2015 Volkswagen Touareg TDI
The Environmental Protection Agency has accused Volkswagen of violating the Clean Air Act a second time as it named six late-model vehicles, including those from Audi and Porsche, with so-called “defeat device” software designed to skirt federal emissions laws.
The 2014 Volkswagen Touareg TDI, 2015 Porsche Cayenne diesel, and 2016 Audi A6, A7, A8, A8L, and Q5 TDI models were cited today in a separate violation from the company’s 482,000 noncompliant 2009–2015 diesels announced by the EPA on September 18. There are roughly 10,000 Touareg and Cayenne models affected and an “unknown volume” of 2016 Audi models.
Volkswagen, in a statement from Wolfsburg headquarters, denied allegations it had purposely cheated emissions on these engines.
“Volkswagen AG wishes to emphasize that no software has been installed in the 3-liter V6 diesel power units to alter emissions characteristics in a forbidden manner,” the company said. “Volkswagen will cooperate fully with the EPA [to] clarify this matter in its entirety.”
Porsche Cars North America tiptoed more cautiously over the subject.
“We are surprised to learn this information,” the sports-car maker said in a separate statement. “Until this notice, all of our information was that the Porsche Cayenne Diesel is fully compliant.”
Volkswagen previously said it had withdrawn EPA certification for all 2016 diesels since it did not disclose an “auxiliary emissions-control device (AECD)” on the applications. During three lab tests, including some conducted by the California Air Resources Board and Environment Canada, the EPA said these cars—all with 3.0-liter V-6 diesel engines—emit up to nine times the allowable nitrogen-oxide (NOx) emissions when the software detects the vehicle is not being tested. In comparison, the 2.0-liter four-cylinder diesel models expel between 10 and 40 times the allowable NOx emissions.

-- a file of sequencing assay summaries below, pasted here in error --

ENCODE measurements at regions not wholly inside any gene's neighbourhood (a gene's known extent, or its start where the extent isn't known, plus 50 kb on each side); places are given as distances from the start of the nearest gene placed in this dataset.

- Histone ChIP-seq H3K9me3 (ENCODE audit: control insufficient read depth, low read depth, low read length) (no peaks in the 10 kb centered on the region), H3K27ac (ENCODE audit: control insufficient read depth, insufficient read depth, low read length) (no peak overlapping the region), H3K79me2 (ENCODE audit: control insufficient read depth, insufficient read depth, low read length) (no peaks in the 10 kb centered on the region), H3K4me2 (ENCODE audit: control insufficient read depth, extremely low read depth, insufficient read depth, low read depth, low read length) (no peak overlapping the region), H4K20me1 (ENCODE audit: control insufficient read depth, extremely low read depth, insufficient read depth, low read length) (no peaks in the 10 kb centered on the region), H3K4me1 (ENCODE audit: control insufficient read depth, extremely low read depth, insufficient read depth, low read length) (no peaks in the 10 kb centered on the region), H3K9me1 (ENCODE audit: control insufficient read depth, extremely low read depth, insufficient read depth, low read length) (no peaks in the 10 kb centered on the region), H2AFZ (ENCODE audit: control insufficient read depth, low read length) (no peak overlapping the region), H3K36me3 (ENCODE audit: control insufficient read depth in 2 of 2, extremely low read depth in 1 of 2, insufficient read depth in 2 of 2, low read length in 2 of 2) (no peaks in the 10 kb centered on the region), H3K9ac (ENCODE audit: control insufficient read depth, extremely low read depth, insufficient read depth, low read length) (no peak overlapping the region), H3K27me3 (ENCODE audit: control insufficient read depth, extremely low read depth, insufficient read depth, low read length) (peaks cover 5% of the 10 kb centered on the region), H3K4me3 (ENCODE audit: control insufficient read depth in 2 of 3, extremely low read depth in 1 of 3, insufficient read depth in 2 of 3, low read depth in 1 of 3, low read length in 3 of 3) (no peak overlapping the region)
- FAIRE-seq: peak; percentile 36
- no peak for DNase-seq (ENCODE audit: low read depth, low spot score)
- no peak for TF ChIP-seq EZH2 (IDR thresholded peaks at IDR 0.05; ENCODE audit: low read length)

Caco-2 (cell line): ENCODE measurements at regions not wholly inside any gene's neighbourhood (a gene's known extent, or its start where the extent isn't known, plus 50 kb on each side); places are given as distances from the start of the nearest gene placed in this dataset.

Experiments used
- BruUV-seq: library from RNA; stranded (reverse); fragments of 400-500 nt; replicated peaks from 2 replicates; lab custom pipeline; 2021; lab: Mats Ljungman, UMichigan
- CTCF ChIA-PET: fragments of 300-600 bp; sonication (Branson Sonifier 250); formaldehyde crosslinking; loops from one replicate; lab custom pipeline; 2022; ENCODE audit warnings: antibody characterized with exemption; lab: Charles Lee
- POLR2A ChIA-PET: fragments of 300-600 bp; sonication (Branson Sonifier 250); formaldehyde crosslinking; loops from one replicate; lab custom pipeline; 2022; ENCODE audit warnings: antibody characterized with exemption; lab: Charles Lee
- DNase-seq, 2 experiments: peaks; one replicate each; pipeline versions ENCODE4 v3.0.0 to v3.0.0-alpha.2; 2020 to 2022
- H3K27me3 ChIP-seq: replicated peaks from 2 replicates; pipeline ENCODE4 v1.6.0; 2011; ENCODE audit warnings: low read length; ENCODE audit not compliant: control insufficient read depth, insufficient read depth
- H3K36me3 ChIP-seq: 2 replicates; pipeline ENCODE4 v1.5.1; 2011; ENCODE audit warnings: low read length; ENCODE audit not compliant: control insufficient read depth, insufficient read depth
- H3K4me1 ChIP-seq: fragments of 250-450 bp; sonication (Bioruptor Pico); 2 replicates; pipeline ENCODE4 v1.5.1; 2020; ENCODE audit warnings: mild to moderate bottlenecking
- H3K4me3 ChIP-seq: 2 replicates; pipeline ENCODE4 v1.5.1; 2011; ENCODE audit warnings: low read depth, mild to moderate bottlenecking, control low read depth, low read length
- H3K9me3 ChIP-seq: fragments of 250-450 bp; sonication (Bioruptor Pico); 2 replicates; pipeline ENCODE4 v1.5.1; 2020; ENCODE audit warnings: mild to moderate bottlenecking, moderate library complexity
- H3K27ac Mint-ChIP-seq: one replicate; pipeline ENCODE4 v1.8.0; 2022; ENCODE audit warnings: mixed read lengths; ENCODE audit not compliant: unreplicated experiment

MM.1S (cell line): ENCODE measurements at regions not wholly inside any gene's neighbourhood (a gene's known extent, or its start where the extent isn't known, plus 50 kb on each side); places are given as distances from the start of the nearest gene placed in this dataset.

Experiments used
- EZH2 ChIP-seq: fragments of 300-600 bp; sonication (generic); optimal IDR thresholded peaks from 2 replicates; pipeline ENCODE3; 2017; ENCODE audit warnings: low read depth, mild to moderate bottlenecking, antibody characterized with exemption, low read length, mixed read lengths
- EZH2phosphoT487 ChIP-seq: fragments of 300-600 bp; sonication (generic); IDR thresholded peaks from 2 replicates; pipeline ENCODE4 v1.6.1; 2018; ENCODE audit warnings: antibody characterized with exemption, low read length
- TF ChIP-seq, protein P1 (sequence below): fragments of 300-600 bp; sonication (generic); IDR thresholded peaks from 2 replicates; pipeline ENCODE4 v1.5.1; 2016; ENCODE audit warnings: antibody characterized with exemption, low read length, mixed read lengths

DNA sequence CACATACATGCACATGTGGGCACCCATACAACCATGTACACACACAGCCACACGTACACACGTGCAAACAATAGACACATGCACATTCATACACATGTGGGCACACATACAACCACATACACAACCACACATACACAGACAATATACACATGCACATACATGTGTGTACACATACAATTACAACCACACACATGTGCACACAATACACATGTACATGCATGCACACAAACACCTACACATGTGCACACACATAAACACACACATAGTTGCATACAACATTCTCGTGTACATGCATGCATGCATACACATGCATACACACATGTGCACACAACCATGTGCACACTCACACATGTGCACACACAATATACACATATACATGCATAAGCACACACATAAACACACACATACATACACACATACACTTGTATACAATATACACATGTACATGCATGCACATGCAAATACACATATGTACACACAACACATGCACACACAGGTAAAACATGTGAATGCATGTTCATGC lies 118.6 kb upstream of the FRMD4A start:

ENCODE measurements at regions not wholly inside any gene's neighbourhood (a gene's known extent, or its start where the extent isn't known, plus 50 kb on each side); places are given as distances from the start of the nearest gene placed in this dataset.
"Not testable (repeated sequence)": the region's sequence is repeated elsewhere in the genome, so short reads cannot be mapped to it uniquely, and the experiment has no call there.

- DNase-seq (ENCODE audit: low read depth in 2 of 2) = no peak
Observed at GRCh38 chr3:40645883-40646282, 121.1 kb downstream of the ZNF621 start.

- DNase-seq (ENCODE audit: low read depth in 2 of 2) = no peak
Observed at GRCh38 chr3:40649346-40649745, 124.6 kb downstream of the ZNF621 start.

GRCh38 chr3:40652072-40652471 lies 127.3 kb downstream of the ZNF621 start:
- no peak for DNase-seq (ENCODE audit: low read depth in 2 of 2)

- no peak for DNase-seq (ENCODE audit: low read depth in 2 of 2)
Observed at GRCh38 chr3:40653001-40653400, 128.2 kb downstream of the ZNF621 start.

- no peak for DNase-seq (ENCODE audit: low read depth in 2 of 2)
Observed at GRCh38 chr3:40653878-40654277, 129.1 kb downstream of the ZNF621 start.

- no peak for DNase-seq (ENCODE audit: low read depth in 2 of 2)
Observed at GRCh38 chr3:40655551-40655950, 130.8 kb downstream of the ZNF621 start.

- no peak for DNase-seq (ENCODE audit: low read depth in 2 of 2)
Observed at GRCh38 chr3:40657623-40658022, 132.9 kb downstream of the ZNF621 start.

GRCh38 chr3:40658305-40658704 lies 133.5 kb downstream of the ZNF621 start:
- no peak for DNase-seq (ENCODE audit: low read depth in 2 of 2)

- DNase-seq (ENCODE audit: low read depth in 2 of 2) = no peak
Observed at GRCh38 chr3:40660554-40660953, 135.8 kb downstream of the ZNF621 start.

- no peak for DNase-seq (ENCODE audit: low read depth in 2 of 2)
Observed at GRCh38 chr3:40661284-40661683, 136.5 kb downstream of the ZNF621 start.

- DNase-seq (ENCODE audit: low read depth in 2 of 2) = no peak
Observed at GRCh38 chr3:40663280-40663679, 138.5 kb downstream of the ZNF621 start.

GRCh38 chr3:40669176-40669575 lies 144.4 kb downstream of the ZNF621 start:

Specifically, the FTP 75 (federal emissions test procedure) runs for 1370 seconds, and “exactly one second” later, the EPA said the software switched from a “temperature conditioning” mode to a “normal mode”—allowing for “different injection timing, exhaust gas recirculation rate, and common-rail fuel pressure.” When the vehicle runs without sensing any test procedure, the “temperature conditioning” mode is never activated even when cold, the agency said.
Such software is common and completely legal during cold startups, at which point automakers must “light off” the catalytic converter as quickly as possible to gain acceptable emissions levels. In VW’s instance, the “temperature conditioning” mode directed the exhaust to run hot in order to heat the selective catalytic-reduction system—which includes two catalytic converters and urea injection—so they could better reduce NOx. That would have been fine. However, Volkswagen violated the law by not disclosing this software to the EPA and by employing code that explicitly switched the car’s emissions system from a bench-testing mode that actually outperformed federal standards to allowing dirtier emissions under regular conditions.
The EPA has not issued formal penalties nor has the National Highway Traffic Safety Administration conducted any recalls related to these diesel models.
UPDATE 11/2, 4:40 p.m.: This story has been updated to include statements from Volkswagen AG and Porsche Cars North America.